Is Skipping Your Period Safe?

Is Skipping Your Period Safe?

Most pill-takers have a single goal in mind: Remember to pop one a day, as directed, to prevent pregnancy. Others, however, have learned to wield the little white pills strategically, to keep Aunt Flo from barging in on hot-and-heavy weekend plans. And why not, when skipping a period is as simple as taking two 21-day courses of pills back-to-back? It's also quite safe, say experts such as Dr. Leslie Miller, associate professor of gynecology at the University of Washington School of Medicine, who thinks we should be able to stop our periods altogether. "A woman should be able to ask, 'How much progestin and estrogen do I need to turn off ovulation until I want to have a baby?' or say, 'I want to have a period every three months, or maybe I don't want any at all.' That's my vision," says Dr. Miller, a leader in continuous menstrual suppression research. "We need to learn how to dose the pill to get that effect."

Most physicians—and the FDA—haven't quite caught up with Dr. Miller, but her research found that Alesse, a low-dose pill by Wyeth Pharmaceuticals, is an effective continuous menstrual suppressant. It also comes in a generic, Aviane, and Dr. Miller suggests that continuous use of similar pills, such as Levlite or Loestrin 1/20 (or their generics, Lessina and Microgestin 1/20, respectively), could work, too.

If you're interested, first find out exactly what hormone combination is in your existing prescription, and work with a doctor or pharmacist to modify it. You need a monophasic pill—every pill in the package should be the same color—and you also should consider a lower dosage, because you'll be taking it daily, without any breaks. Irregular bleeding is common, especially at first, so you'll need to be patient while you experiment.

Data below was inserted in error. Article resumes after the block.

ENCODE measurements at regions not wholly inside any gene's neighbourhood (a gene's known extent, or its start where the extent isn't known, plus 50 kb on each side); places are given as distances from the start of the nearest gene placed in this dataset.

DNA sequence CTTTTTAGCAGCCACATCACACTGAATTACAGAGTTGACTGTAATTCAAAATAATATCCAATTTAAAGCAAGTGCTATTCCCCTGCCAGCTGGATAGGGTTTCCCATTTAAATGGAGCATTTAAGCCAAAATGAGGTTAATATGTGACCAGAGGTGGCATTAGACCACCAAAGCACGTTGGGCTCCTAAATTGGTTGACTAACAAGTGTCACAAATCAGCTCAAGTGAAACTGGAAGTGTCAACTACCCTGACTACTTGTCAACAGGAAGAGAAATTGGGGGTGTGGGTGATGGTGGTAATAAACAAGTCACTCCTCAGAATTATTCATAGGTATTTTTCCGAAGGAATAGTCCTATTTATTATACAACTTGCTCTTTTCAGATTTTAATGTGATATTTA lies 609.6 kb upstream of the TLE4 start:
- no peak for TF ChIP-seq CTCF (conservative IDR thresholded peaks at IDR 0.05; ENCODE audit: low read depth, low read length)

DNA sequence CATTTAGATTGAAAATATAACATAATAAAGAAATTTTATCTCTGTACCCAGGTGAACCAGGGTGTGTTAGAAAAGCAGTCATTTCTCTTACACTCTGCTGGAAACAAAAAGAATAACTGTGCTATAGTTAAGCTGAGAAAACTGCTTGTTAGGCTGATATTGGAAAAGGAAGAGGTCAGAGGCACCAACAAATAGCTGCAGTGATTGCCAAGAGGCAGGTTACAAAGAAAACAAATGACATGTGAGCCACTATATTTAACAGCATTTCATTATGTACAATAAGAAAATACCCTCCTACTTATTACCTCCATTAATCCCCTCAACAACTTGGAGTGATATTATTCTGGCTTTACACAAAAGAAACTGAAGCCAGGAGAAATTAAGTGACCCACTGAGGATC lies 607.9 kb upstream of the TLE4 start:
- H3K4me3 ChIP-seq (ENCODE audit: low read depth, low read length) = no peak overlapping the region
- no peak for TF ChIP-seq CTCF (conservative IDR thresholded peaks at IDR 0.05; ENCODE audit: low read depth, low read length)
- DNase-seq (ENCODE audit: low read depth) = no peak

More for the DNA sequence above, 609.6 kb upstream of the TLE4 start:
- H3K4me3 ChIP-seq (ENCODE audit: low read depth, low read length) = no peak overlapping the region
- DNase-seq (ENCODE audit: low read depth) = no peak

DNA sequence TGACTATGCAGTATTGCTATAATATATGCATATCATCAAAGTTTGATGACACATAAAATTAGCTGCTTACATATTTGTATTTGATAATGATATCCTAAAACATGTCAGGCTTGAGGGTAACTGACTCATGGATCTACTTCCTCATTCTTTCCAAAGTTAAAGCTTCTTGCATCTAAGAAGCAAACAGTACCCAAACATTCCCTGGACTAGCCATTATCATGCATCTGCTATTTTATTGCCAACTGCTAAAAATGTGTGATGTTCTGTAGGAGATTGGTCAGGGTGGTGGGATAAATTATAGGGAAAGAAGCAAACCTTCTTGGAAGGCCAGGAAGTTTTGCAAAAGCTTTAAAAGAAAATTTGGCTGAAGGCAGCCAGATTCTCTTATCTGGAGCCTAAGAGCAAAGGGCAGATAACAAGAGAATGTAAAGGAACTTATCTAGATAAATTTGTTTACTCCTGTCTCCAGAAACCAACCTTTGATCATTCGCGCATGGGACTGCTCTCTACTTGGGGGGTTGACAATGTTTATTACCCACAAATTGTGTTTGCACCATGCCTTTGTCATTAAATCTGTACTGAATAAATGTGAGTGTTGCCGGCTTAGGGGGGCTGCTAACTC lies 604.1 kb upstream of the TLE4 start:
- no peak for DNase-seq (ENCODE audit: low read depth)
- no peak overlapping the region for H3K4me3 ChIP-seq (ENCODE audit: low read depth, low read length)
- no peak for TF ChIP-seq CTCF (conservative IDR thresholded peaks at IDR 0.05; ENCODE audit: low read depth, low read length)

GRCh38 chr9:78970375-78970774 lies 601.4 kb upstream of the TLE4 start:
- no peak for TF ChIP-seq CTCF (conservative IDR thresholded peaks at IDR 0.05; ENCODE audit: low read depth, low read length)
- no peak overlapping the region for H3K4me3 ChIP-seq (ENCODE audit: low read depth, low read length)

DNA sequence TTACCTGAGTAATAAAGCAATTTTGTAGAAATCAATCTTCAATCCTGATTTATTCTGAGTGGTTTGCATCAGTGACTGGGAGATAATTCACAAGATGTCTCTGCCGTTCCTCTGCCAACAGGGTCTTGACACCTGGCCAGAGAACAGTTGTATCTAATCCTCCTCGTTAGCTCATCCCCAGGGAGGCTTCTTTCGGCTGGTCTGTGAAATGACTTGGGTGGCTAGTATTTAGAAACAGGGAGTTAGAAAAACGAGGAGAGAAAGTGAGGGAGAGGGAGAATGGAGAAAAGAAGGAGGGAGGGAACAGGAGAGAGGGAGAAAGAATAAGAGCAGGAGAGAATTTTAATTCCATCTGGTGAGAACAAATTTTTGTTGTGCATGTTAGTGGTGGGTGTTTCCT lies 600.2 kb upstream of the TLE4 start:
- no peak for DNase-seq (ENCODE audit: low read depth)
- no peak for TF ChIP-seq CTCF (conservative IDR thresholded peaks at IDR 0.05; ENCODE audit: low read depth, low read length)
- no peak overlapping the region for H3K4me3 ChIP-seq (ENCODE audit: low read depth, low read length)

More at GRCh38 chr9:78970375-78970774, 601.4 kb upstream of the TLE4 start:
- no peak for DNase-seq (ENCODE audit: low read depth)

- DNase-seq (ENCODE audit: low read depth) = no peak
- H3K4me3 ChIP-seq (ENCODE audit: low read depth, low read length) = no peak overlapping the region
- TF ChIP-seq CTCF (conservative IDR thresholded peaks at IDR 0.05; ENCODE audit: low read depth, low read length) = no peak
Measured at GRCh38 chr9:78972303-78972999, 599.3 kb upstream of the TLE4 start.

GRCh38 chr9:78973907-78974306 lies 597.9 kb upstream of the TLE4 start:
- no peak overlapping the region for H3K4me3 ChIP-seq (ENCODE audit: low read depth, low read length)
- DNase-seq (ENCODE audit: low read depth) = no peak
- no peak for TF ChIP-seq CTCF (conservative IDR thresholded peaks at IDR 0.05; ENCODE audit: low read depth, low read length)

And it may take several tries to find the right pill. There's no go-to formula that will continuously suppress menstruation for most women. Seasonale, a relatively new pill taken 84 days in a row to get four periods a year, is the closest thing on the market. Rebecca Banks d'Andrea, a 32-year-old culinary student in New York, tried Seasonale. "I thought it was kinda cool," she says. "I didn't have to worry about carrying tampons around. But there's something about getting my period that I definitely like. It's just a reassurance that everything's going well."

Is there any reason to worry that things might not be? Critics of menstrual suppression do fear that the everyday risks associated with hormonal birth control—blood clots, heart attack, stroke, and a potential loss in bone density—will increase with continuous use of the pill. But proponents of the practice say we could be doing our bodies a favor, since nature never intended us to menstruate so often.

"Is [skipping your period] natural? No, of course it isn't!" says Dr. Lauri Romanzi, a urogynecologist at Cornell University-New York Presbyterian Hospital. "But it's also unnatural for women to live until they're 100 and have only one or two children throughout their lifetimes."

What about that other little reason to take birth control pills?

Although it is unlikely that a lower-dose pill taken daily will be less effective in preventing pregnancy, reports have suggested that heavier women require a higher dosage to avoid failure. And all women who are suppressing should pay close attention to their bodies' signs.

The payoff for that vigilance is short-term freedom—and potential long-term health benefits. "I'm very confident that the suppressive birth control methods will significantly decrease rates of ovarian cancer in the future," says Dr. Romanzi.

For more information on menstrual suppression and Dr. Miller's work, go to